Wildcard Millman feeling right at home
It is a daunting prospect - taking on the defending champion in the opening round of your first ATP event - but hometown wildcard John Millman says he is not lost among the big names at this week's Brisbane International.
The 20-year-old from Carindale, only 20 minutes' drive from the Queensland Tennis Centre, will likely take to Pat Rafter Arena on Sunday or Monday against second seed Radek Stepanek.
It will be Millman's first foray on the professional tour, after earning a wildcard into main draw following his run to the semi-finals of the Australian Open wildcard play-offs and impressive recent results on the Futures circuit this summer.
If his wildcard came as a surprise, Millman had to take a seat when he realised he would be facing the world number 12.
"I was having lunch with [fellow Australian] Peter Luczak after we had a hit, when he got an SMS saying he had drawn Andy Roddick," Millman said.
"I walked downstairs and then I got a message saying I got Stepanek.
"We both got the number one and two seeds!"
Nevertheless, Millman says he has nothing to lose and will not be holding back against the reputably feisty Czech.
"He is the defending champion, he beat some really good players to do that like Verdasco, Gasquet and Llodra," he said.
"He is crafty, he is one of those difficult players because he chops it and dinks it and that game isn't seen so much.
"This is uncharted waters for me... you have to control the things you can control.
"For me, you might not be striking the ball so well but the one thing you can control is how you can compete and I'm going to leave nothing on the court."
Millman, who has improved his world ranking to 307 after great results on the recent Tennis Australia Pro Circuit Tour, says he has bounced back from his gutting 6-7 (7-2), 6-3, 7-6 (7-3) semi-final loss to eventual winner Nick Lindahl at the Australian Open play-offs.
"They are the best ones to win, but the worst ones to lose," he said.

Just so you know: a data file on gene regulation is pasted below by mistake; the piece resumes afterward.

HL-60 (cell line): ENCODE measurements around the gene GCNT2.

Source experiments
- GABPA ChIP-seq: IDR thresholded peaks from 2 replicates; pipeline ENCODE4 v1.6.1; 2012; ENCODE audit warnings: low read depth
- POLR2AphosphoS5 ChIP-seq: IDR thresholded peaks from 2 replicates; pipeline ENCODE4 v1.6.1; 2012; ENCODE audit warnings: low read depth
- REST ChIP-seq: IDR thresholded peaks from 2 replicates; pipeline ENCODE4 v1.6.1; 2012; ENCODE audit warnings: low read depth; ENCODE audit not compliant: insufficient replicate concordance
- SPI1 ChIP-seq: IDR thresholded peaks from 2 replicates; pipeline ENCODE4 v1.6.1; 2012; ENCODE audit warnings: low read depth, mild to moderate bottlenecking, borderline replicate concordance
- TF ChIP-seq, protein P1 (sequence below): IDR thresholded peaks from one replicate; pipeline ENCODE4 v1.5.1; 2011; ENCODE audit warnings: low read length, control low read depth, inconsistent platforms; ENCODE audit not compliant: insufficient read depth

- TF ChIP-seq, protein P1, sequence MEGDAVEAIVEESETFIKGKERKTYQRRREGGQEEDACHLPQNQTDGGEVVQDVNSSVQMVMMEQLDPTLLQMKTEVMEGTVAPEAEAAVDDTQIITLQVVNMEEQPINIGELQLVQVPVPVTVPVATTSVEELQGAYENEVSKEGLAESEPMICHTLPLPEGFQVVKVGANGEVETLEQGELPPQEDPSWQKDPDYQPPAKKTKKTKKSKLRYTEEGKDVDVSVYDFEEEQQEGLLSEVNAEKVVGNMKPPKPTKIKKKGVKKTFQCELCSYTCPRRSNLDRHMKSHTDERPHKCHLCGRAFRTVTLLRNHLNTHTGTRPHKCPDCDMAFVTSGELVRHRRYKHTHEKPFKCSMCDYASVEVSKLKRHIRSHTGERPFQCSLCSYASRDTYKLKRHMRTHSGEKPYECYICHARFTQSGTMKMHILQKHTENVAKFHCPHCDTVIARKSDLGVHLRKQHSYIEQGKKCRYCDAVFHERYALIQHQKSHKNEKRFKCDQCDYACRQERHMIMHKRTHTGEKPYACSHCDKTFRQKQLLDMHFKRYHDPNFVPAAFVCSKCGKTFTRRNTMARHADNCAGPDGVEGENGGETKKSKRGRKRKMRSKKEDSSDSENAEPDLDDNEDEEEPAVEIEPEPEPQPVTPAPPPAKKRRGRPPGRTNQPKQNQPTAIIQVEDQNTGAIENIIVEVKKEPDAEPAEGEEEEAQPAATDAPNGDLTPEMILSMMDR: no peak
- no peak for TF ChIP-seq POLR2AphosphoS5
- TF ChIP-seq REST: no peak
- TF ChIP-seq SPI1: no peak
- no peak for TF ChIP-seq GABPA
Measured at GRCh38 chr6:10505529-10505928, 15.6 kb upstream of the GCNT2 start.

"But when there is lows there are highs.
"A couple of weeks later I got the call based on that performance and that tournament."
Home sweet home
Like many aspiring players, Millman has taken the long road to get where he is with the lower tier Futures circuit taking him to far flung places such as Bulgaria, Romania and Slovenia.
It is therefore not lost on the local up-and-comer that his big break comes in his own backyard amongst the likes of Roddick, Monfils, Blake and Berdych.
"Being a Brisbane boy this is my slam. This is the biggest tournament for me to date and I wouldn't want to be playing anywhere else," he said.
"I love Brisbane and I can't wait to play in front of my family and friends and hopefully a vocal home crowd."
Unfortunately Millman's parents Ron and Shona, who own and run a tennis centre in Carindale, are holidaying in Europe and will miss their son's unexpected debut.
"They are in Vienna at the moment," he said.
"Dad more so would be spewing because he loves it but I don't think Mum would have watched to be honest.
"She gets too nervous."
But it is the home comfort Millman says will keep the butterflies at bay on the big stage.
"The first couple of days you are excited and nervous all at once," he said.
"But being out there and training with some of the players, you start to feel like you belong a little bit more. The confidence comes with that.
"The courts at Tennyson are familiar to me... I've hit out there for the last year on and off.
"Now that I'm used to those players out there, hopefully I can make that change to the new level and play some good tennis."